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Spring-flowering bulbs are some of the most beloved plants of all time. This group includes favorites such as tulips, daffodils, crocus, and hyacinths. Blooming throughout the spring months, these special plants produce bright, cheery, and often fragrant flowers that herald the return of warmer weather.
So...why are we focusing on spring-blooming bulbs in September? Since most of these bulbs need to experience a period of cold weather in order to bloom, fall planting ensures a spectacular spring show.What is a Bulb?
The word "bulb" is loosely used by gardeners to describe plants growing from an underground mass of food storage tissues. Bulbs store enough food to enable the plants to grow and flower without added nutrients during the first year. To help students to relate to this concept, tell them the storage tissue is like the bulb’s lunch box, packed with enough food for the whole growing season!
Botanically speaking, a bulb is a modified stem containing a complete miniature plant, including embryonic leaf, stem, and flower parts, and surrounded by fleshy scales (which provide food for the young plant) and a basal plate (which produces roots). Bulbs are also surrounded by a thin protective layer called a tunic. Tulips, daffodils, and onions are true bulbs . If you slice a bulb in half horizontally, you'll see rings formed by the scales, and if you are looking at one close to planting time, you'll see a small plant in the center (an onion left in storage for too long makes a great example).
Some other plants we call bulbs, such as crocus, iris, and dahlias, aren't true bulbs because they have different botanical structures than those listed above. Technically, crocus and gladiolus are corms . What's the difference? A corm stores most of its food in an enlarged basal plate rather than in its scales. Tubers , such as dahlias and tuberous begonias, sprout new stems and roots from “eyes” on their surface. And rhizomes , such as iris, calla lilies, and cannas are horizontal stems capable of producing shoots and roots. Click here to view line drawings illustrating these differences.
To a botanist, the distinction between these storage organs is very important and can provide information for scientific classification and offer clues about the origin and evolution of plants. But gardeners approach plants in a more practical sense. Because most of the plants with underground storage capacity rely on similar planting instructions, gardeners lump them all together as bulbs.Bulb Life Cycles
Bulbs are divided into two categories based on when they bloom. Spring-flowering bulbs, such as daffodils and tulips, are planted in the fall. They are also called hardy bulbs because they survive cold winter conditions. In fact, they need exposure to cold temperatures in order to flower properly. Summer-flowering bulbs, including dahlias, begonias and gladiolus, are planted in the spring. They are tender and do not survive cold winter conditi...
Forcing Bulbs Indoors
While much of the country now displays the brown hues of a late-fall landscape, you can create a vision of spring indoors by forcing bulbs. It’s a great activity for kids and a wonderful teachable moment. While kids usually know about bears and other wild creatures that hibernate in winter, they often don’t realize that many plants hibernate, too. Planting bulbs is a great way to teach them about plant dormancy, while simultaneously creating a beautiful indoor flower show this winter. Plus, forced bulbs are also a great gift idea.Create Your Early Spring Flower Show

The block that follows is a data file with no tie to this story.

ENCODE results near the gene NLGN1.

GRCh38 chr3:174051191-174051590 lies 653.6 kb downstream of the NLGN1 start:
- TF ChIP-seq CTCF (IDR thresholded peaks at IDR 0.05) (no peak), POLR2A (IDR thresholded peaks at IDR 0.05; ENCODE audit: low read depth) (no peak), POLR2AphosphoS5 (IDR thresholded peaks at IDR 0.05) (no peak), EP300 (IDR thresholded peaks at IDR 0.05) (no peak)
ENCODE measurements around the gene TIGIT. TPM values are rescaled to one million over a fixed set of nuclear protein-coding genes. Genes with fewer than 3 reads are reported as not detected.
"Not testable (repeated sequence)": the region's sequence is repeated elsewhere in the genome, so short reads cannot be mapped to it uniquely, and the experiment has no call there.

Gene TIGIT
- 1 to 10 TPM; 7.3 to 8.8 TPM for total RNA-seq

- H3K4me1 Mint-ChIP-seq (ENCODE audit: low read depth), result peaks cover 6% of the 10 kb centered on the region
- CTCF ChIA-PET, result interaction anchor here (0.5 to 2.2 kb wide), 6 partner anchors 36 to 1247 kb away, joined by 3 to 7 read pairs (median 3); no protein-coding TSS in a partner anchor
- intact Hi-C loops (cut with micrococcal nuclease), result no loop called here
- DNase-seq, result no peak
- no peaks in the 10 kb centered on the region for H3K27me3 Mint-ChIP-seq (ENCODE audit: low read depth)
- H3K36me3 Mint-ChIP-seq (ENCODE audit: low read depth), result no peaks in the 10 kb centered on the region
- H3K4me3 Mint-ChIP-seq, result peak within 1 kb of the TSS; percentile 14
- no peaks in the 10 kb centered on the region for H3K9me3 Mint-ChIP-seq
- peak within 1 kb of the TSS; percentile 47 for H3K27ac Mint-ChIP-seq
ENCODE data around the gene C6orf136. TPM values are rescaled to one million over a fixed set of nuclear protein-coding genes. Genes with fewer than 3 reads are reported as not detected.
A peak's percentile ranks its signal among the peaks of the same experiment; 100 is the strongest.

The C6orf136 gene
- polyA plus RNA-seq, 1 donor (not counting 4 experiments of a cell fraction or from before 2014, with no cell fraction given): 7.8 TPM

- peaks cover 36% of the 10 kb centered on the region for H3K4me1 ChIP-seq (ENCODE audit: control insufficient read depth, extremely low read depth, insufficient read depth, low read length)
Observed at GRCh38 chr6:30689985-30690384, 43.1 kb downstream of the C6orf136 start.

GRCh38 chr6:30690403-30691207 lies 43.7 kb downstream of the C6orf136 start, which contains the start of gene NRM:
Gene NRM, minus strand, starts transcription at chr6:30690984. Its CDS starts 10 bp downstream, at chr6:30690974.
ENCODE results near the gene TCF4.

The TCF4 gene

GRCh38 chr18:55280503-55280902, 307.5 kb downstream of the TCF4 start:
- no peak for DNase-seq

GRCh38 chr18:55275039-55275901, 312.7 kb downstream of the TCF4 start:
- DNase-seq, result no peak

Scour nurseries and garden centers for any remaining daffodil, tulip, hyacinth, crocus, and grape hyacinth bulbs they may still have. Often you’ll find bulbs on sale at this time of year. Squeeze the bulbs before buying them to be sure they are still plump and firm and not dried and shriveled. Fill 12-inch diameter clay or plastic pots with moistened potting mix. Place a selection of bulbs in the pots, planting large bulbs, such as daffodils and hyacinths, about 6 inches deep and smaller bulbs, such as tulips and crocus, just 3 to 4 inches deep. Position the bulbs so that they almost touch each other. You can grow just one kind of bulb per pot, or mix up varieties and types. Have your kids experiment to see which bulbs emerge and bloom first. Or decorate the pots before planting the bulbs, for gifts or just to personalize their indoor blooms.
Place the planted pots in a cool (32°F to 50°F), dark area for 12 to 16 weeks. A basement, unheated shed, or garage works best. This “resting” time in a cool, dark place convinces the bulbs they have experienced winter and they should be ready to start growing once they’re exposed to “sun” and “warmth.”Time to Flower
Check the bulbs in storage after about 3 months or when you notice shoots emerging and roots peeking through the drainage holes. Then bring the pots into a sunny, warm room. For the first week place them in a 55°F room to start growing. Keep them well watered. When bulb shoots are 2 inches tall, place them in a 68°F room. The bulbs should flower within one week. If you start winterizing your bulbs in November, most will be flowering in February.
If you don’t have room for storing potted bulbs in the house, place the loose bulbs in paper bags in the refrigerator crisper for 6 weeks. Then pot them up and store them in a 55°F room for one month before bringing them into a warmer, sunny room to bloom.
The warmer the room, t...